Clients, especially those who have tried other therapies, often ask us why we do not ask a lot of questions about their problems or about their history. Other therapists sometimes say that if we are not curious about a person's problems and history we are not truly interested in the person.
So why not ask about the problem? The obvious reason why therapists ask about the problem and its history is because they want to try to understand it and help their clients understand it. From this position of mutual understanding they try to fix it. Different therapists have different explanatory theories so each will have different ways of exploring the problem and its history. Even though none of these theories represents an actual scientific truth they serve their purpose and most clients are helped in some way.
Solution focused therapy comes from a different starting point. If any therapy works it leads to the client 'doing something different'. Without that all the understanding in the world will make no difference. Solution focused brief therapy starts by trying to discover what the 'something different' might be. Instead of asking about the problem we ask "What are your best hopes from this therapy?" The focus is on what our clients want to achieve rather than what they want to leave behind. When we have established the overall aim for the therapy we then ask questions about how the person's life would look if their 'best hopes' were realised. Many clients will spend much of their first session describing what life would be like if the difficulties that brought them to therapy were resolved. Many people get stuck with their problem because they can't imagine what will replace it – "better the devil you know". Sometimes, beginning to picture a viable alternative is all that is necessary to start the natural process of change.
Probably the most important aspect of any counselling or therapy is the client's sense of being properly listened to. Instead of listening in order to understand what has gone wrong solution focused brief therapists listen for clues about what going right would look like. Instead of discovering the problem and helping someone fix it we discover a preferred future and help someone reach it. The 'helping someone reach it' is the second part of the task.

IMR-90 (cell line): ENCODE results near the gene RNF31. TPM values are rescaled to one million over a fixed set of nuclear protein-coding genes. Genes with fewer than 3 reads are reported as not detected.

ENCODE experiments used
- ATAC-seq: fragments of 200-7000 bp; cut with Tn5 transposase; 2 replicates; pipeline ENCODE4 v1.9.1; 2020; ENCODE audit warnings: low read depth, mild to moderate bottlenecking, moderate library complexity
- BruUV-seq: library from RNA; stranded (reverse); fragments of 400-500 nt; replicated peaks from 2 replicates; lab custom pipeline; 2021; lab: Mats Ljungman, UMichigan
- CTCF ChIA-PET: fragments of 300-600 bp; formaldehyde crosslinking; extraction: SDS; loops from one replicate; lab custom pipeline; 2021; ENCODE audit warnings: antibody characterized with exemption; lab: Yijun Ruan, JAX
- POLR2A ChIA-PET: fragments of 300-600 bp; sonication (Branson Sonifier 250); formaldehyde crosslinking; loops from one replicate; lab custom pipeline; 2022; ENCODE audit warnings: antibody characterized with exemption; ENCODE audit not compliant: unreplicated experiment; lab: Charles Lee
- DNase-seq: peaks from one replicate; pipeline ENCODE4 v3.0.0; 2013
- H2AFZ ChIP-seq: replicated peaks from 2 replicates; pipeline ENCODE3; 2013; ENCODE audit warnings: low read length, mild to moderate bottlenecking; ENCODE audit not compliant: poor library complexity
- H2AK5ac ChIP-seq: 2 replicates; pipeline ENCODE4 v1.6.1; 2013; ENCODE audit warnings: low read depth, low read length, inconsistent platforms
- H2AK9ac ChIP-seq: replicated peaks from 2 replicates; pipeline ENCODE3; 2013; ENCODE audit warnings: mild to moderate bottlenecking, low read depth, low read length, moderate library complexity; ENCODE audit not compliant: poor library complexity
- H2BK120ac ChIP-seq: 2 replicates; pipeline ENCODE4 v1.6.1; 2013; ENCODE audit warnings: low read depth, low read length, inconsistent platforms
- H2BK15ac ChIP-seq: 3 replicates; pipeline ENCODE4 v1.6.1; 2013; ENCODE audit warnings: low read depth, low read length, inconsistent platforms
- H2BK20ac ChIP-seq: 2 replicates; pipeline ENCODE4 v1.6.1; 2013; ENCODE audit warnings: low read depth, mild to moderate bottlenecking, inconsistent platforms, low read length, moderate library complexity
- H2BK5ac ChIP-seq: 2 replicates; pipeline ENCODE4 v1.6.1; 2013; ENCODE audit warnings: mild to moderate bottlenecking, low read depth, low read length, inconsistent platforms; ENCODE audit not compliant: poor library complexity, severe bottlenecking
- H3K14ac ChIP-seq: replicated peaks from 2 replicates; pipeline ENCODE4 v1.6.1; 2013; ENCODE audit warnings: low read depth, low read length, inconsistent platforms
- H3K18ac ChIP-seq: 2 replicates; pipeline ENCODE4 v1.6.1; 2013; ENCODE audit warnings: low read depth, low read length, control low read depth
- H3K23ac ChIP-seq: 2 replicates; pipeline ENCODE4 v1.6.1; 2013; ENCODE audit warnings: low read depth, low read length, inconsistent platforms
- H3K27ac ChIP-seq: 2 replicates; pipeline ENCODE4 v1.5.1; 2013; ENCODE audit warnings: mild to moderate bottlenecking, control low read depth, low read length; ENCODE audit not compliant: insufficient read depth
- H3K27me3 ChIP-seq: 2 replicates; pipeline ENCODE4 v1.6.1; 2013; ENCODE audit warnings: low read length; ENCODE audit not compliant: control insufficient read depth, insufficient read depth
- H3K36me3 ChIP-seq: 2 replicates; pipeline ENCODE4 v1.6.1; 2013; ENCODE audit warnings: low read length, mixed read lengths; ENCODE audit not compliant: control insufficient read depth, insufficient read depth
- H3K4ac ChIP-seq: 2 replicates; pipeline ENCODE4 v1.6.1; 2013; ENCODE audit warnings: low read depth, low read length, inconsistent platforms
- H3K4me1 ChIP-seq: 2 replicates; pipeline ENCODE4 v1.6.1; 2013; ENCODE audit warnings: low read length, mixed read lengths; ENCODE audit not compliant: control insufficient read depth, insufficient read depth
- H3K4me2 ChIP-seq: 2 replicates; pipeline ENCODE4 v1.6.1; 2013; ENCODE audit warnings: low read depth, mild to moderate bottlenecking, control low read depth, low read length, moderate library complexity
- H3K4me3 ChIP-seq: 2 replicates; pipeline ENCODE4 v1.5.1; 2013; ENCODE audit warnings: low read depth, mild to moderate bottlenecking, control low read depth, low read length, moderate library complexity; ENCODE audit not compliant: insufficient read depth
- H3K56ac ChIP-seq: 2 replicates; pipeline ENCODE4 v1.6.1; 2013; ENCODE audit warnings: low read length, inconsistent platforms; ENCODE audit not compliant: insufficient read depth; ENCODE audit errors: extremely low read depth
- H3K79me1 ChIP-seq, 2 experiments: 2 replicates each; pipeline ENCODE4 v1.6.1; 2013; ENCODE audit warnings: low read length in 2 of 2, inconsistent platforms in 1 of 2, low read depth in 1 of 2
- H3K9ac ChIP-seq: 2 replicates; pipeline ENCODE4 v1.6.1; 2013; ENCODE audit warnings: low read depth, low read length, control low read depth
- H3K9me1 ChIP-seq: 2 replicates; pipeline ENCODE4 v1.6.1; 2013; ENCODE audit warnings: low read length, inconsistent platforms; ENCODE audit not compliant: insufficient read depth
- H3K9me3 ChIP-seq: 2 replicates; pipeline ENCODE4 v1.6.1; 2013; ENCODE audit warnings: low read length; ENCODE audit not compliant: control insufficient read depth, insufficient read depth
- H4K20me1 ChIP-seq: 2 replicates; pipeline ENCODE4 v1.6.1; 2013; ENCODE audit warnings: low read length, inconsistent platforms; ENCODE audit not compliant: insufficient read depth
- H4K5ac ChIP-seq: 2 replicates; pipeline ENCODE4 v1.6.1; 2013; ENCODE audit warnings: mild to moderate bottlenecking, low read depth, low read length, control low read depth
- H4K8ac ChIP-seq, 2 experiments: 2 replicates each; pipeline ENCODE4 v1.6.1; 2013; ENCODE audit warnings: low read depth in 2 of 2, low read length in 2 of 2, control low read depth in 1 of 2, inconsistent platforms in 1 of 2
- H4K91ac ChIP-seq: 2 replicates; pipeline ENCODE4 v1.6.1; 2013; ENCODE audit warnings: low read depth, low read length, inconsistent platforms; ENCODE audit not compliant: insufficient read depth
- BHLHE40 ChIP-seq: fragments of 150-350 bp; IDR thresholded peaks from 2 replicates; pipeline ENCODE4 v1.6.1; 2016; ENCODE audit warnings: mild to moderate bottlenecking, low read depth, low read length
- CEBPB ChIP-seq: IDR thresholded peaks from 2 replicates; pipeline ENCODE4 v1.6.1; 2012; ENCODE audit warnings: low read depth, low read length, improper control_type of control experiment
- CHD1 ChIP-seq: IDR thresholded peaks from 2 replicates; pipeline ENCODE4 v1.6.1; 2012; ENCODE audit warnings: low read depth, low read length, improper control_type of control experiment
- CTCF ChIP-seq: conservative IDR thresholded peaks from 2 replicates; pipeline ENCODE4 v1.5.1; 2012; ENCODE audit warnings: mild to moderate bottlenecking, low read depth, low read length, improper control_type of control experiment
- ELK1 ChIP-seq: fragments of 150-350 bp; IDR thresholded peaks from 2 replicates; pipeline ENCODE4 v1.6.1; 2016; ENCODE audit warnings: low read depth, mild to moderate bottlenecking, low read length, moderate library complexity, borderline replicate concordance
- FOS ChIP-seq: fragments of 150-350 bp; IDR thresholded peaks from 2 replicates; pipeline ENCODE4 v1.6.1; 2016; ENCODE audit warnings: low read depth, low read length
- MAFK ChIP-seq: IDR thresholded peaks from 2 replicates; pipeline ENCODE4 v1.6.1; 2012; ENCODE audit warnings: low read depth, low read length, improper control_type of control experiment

The people who first developed solution focused brief therapy in America were Steve de Shazer and Insoo Kim Berg. Originally they were 'problem fixers' trying to understand how problems worked. What they noticed was that nobody's problem worked entirely to plan – there were always exceptions. A depressed person wouldn't feel so depressed on certain days, the naughty child would occasionally behave well, the agoraphobic person would go to the shop and so on. De Shazer and Berg began to study exceptions rather than problems and in these exceptions found potential solutions already existing within a person's repertoire. This was the beginning of solution focused brief therapy.
When a client begins to describe what a future without the problem might look like the therapist will be looking for evidence of some aspects of this future already being in place. And when a client talks about problems the therapist will be seeking out exceptions, those times the client did something different.
Our clients come to us because they are fearful about their future. They have a problem, usually with a clear history and they fear that the problem will continue to restrain them from living their lives as they would wish. We help them envisage a different, more preferred future and then discover the many hidden and unnoticed ways they are struggling towards it. If we ask at all about history it will be the history of the solution rather than the history of the problem. Instead of asking why have you had this problem so long we might ask how come you have never given up trying to do something about it.